The guardian's claim is that funds recovered by a child for personal injuries are inviolate and cannot be used to buy ordinary necessities of life nor to reimburse welfare agencies for assistance granted. His argument is based primarily

upon the holdings in the New York case of Application of Woods, 32 Misc. 2 d 745, 222 N.Y.S. 2 d 903 (Sup. Ct. 1961) and the recent decision in Essex County Welfare Board v. Hellams, 98 N.J. Super. 181 (Cty. Ct., Probate Div. 1967), which is now being appealed. Although, as is demonstrated hereinafter, both of these decisions are distinguishable, the rationale of the guardian's argument is set forth in the following quotation from the Hellams case where the court, adopting the reasoning and philosophy of the Woods case, said (98 N.J. Super., at p. 185):

"The court held that the damages could not be used to reimburse welfare, noting that:

'The infant's money was awarded to compensate for his pain, his suffering, and his incapacity occasioned by the accident, not to purchase necessaries for him during his minority. * * * When that money is withdrawn to purchase necessities, it is being misapplied. (DeMarco v. Seaman, 157 Misc. 390, 283 N.Y.S. 697.) * * * [T]he communal responsibility in the sense of public welfare, should not be permitted to be shifted to this infant, because, fortuitously, he was gravely physically injured and was successful in now having on hand what the family might consider a financial windfall. (Leon v. Walker, 1 Misc. 2 d 219, 147 N.Y.S. 2 d 331.)' (at p. 906)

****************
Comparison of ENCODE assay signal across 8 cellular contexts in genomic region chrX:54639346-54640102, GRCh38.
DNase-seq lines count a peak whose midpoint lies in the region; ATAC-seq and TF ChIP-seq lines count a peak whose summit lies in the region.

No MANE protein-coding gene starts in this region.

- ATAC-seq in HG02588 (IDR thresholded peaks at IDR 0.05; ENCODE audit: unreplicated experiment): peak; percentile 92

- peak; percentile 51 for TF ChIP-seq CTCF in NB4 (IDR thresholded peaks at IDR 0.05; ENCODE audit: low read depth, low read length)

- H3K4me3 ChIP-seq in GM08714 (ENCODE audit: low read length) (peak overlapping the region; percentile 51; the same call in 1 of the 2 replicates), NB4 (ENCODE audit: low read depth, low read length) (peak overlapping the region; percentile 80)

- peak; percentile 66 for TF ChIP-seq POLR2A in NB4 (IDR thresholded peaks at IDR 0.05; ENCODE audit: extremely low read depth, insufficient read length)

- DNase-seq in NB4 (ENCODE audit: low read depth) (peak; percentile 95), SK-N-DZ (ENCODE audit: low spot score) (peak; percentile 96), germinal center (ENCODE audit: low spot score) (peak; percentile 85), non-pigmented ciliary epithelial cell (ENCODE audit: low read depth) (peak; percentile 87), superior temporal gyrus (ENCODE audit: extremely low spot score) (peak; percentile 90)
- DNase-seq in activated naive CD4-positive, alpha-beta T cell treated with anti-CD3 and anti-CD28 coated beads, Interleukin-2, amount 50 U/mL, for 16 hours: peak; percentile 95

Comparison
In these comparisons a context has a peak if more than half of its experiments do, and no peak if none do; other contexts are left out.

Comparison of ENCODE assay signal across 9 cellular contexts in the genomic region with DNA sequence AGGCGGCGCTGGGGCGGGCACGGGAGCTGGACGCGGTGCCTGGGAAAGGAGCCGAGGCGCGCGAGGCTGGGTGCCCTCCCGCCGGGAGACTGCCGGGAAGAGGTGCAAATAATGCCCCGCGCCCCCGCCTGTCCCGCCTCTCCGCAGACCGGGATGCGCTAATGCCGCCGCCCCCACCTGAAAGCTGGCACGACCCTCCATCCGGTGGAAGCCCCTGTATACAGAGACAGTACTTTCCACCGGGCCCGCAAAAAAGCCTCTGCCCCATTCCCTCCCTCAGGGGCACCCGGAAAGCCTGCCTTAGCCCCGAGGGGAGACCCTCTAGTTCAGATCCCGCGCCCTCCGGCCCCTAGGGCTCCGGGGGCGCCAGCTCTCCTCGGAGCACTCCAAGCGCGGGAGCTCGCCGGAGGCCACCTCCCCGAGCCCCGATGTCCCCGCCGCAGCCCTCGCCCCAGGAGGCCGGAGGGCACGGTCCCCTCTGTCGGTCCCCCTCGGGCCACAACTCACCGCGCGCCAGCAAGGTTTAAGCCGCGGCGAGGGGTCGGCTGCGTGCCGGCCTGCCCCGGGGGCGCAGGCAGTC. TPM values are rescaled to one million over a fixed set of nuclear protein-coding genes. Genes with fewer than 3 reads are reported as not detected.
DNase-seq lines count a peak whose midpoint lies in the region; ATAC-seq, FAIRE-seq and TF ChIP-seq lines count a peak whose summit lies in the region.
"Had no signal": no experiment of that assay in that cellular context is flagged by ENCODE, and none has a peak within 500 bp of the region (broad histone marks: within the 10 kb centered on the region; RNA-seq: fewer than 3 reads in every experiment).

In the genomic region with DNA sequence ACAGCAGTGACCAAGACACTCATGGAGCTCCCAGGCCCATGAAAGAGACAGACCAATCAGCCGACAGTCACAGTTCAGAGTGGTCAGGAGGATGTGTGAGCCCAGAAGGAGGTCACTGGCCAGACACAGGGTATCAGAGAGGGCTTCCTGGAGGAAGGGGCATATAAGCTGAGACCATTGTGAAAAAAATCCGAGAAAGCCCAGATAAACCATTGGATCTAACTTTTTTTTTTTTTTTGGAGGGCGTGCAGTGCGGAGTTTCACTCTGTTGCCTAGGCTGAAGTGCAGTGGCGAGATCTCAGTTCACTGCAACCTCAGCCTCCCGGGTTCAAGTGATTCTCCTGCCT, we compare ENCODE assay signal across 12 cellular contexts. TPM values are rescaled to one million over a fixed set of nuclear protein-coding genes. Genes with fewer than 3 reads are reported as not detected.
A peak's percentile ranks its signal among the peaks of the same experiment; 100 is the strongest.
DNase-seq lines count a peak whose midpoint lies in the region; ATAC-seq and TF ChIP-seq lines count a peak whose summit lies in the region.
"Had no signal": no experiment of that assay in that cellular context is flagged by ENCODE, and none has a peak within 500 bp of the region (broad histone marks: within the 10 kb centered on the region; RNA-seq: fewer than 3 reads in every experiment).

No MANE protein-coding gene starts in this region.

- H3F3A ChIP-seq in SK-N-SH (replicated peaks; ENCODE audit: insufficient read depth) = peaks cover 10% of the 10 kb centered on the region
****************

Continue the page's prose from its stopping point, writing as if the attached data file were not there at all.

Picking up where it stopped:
Even when such a child reaches 21 he has a right to expect to receive the money awarded to him for his injury with interest and 'not a bundle of court orders showing that his funds were spent for the ordinary necessities of life which others were obligated to furnish him.' Gaffney v. Constantine, 87 N.Y.S. 2 d 131, 132 (Sup. Ct. 1949)."

Although the guardian's argument evokes sympathy, this court is compelled to conclude that it ignores the policy adopted by our legislature which is plainly expressed in the repayment statute and it accordingly holds that the Essex County Welfare Board is entitled to the reimbursement sought in this case.

Our statute providing for assistance to dependent children is designed, as are similar statutory programs in other states, to take advantage of federal funds available to the states for such programs under the federal Social Security Act. Although state plans must meet certain standards and conditions